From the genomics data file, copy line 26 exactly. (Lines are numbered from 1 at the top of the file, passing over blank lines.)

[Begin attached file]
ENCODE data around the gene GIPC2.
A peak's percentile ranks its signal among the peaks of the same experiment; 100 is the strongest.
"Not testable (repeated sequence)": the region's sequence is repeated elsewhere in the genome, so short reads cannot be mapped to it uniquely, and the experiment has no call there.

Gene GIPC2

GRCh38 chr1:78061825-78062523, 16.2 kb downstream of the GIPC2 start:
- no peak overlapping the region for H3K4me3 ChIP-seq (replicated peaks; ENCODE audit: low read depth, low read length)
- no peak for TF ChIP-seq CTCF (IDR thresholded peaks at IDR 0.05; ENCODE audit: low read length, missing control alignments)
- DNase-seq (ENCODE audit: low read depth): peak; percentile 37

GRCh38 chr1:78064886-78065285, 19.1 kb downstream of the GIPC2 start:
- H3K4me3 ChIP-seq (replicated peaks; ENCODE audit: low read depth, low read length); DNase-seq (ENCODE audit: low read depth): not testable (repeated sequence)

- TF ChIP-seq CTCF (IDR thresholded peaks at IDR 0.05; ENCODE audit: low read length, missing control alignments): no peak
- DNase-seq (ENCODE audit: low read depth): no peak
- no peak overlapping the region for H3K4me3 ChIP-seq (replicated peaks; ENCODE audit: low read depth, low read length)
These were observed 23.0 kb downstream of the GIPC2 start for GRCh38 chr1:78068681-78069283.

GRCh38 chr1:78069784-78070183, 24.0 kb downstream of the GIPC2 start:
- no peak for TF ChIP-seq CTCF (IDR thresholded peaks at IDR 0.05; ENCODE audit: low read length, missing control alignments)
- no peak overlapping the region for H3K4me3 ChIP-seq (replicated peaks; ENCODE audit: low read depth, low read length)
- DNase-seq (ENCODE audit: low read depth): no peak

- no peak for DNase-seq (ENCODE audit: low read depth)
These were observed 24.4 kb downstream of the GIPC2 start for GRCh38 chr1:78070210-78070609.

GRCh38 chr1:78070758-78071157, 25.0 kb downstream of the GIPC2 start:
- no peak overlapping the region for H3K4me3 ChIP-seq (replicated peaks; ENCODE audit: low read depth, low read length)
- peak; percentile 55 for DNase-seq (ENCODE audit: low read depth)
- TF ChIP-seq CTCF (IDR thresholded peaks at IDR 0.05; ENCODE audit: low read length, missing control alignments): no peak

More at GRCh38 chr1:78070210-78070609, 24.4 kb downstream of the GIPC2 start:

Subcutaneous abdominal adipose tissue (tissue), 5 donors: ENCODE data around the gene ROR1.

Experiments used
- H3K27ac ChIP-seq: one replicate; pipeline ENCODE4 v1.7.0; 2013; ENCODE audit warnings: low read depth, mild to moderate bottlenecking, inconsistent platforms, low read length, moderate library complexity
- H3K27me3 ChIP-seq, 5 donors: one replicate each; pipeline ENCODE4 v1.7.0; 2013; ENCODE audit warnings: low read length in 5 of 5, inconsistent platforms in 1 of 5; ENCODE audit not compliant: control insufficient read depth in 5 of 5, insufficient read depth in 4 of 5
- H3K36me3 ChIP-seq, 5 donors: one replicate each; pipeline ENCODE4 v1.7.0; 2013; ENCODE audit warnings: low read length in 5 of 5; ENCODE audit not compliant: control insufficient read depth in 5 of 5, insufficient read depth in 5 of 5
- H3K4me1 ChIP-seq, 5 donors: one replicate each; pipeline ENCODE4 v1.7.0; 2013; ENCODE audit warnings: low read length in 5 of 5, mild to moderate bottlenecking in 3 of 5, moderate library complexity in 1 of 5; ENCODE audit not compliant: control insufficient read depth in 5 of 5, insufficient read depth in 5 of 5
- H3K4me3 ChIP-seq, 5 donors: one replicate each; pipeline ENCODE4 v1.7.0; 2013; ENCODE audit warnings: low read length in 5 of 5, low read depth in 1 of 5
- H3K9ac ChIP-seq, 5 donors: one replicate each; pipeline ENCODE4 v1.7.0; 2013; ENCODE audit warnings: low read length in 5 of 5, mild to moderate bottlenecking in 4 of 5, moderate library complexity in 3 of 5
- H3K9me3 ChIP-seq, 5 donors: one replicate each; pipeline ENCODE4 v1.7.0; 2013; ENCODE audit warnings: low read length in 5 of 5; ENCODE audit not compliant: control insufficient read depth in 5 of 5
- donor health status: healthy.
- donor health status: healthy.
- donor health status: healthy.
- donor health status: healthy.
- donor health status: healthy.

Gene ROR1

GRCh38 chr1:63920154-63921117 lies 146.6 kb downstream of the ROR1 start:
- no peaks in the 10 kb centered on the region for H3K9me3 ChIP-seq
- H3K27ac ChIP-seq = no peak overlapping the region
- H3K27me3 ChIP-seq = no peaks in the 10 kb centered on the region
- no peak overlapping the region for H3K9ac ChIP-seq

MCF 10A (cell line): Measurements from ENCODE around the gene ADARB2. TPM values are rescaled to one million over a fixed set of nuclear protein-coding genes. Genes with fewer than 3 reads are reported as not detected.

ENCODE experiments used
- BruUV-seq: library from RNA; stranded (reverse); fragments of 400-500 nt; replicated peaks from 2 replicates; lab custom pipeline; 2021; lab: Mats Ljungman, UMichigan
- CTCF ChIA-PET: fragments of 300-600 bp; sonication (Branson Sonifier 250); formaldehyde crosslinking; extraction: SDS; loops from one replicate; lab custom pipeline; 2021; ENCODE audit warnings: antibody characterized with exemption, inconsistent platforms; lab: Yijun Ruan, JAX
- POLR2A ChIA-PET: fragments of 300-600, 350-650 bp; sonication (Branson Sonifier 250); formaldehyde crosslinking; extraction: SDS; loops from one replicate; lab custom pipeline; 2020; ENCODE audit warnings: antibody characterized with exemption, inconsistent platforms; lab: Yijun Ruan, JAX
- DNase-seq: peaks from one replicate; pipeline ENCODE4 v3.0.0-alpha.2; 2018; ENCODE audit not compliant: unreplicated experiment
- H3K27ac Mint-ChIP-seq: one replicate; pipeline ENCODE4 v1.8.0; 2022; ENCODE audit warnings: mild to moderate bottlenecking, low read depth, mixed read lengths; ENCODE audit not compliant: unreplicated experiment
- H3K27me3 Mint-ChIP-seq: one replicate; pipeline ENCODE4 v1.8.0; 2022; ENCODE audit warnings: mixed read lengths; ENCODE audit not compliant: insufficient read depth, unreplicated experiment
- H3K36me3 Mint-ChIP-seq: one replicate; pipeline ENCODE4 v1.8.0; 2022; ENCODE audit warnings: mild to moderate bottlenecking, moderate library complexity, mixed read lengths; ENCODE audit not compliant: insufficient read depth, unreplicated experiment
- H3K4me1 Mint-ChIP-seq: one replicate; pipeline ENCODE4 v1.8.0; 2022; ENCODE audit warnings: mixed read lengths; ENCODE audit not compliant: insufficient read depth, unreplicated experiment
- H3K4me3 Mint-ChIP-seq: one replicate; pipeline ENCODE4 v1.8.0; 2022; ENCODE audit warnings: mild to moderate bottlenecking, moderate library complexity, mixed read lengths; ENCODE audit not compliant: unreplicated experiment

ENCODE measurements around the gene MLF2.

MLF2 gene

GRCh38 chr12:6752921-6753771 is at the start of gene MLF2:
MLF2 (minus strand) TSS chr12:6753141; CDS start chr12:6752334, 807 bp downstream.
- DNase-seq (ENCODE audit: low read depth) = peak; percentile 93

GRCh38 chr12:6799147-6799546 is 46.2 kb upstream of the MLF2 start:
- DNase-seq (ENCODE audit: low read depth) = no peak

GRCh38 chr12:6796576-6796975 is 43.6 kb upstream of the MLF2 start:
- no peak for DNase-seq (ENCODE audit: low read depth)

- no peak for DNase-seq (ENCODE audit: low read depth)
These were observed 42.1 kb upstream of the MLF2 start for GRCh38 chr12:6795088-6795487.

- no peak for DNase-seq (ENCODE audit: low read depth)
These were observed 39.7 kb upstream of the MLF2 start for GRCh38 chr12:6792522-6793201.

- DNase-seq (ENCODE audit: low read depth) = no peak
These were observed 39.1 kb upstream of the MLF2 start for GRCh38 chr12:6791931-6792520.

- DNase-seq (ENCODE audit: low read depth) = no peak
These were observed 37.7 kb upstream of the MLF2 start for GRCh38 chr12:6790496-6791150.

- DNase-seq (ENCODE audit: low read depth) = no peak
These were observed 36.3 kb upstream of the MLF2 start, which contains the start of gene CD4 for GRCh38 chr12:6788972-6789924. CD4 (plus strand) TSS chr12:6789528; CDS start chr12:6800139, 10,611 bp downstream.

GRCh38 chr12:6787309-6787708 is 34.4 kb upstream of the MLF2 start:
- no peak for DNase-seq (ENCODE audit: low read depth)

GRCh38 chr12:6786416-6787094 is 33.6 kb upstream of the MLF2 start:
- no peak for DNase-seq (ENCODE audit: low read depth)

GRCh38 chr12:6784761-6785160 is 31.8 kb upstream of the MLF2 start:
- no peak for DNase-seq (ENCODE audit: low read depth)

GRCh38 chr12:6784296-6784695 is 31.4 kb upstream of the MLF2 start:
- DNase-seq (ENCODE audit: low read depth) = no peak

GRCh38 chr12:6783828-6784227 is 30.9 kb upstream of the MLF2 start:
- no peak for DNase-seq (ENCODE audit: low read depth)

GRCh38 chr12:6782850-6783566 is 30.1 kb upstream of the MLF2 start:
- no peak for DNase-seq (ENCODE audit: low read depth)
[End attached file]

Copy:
Subcutaneous abdominal adipose tissue (tissue), 5 donors: ENCODE data around the gene ROR1.